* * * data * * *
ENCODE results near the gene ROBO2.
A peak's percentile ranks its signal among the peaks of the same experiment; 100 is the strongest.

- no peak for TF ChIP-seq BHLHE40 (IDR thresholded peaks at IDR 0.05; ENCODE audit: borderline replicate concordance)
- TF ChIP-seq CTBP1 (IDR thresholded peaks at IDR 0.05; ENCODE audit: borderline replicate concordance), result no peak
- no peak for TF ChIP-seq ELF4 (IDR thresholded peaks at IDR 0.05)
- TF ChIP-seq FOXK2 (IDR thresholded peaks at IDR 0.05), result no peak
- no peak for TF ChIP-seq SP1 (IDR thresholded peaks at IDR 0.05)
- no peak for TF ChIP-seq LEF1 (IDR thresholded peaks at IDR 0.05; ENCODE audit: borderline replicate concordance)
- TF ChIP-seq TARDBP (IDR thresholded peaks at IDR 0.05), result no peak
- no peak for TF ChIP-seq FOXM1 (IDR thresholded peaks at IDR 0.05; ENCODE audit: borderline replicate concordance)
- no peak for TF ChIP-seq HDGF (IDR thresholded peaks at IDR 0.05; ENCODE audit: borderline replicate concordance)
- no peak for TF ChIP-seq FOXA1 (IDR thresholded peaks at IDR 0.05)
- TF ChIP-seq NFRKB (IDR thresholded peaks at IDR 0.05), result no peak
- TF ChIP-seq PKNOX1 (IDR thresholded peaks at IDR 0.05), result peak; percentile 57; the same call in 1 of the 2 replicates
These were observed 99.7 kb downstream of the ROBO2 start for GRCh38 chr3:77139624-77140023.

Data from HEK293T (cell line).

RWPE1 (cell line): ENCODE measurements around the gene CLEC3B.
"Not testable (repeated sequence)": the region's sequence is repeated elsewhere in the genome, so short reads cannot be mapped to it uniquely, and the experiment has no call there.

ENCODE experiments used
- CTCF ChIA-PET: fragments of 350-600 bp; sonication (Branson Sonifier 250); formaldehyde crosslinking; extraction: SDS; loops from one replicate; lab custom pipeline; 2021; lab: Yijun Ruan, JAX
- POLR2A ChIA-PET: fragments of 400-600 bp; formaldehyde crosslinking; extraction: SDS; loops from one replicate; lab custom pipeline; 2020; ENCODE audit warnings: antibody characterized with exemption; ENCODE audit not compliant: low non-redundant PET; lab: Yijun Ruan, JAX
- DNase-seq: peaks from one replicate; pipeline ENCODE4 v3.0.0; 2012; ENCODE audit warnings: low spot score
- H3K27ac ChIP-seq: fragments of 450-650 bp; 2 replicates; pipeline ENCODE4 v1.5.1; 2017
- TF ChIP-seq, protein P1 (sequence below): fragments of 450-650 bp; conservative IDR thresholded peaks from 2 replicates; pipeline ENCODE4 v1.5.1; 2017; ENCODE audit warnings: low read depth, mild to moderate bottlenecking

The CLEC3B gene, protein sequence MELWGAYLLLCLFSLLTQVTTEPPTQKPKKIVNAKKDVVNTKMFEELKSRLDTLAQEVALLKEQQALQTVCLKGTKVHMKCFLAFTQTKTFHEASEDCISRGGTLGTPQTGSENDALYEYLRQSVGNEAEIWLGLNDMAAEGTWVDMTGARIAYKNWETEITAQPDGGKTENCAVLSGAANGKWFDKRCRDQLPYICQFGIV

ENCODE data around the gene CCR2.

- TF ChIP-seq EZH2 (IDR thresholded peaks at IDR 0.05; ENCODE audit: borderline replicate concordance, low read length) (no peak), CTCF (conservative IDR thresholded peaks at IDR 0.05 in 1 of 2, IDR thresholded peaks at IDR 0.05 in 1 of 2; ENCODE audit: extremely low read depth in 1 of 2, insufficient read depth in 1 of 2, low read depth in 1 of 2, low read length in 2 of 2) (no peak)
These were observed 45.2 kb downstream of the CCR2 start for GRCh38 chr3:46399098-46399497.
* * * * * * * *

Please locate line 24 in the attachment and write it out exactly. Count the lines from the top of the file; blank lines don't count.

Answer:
- TF ChIP-seq, protein P1 (sequence below): fragments of 450-650 bp; conservative IDR thresholded peaks from 2 replicates; pipeline ENCODE4 v1.5.1; 2017; ENCODE audit warnings: low read depth, mild to moderate bottlenecking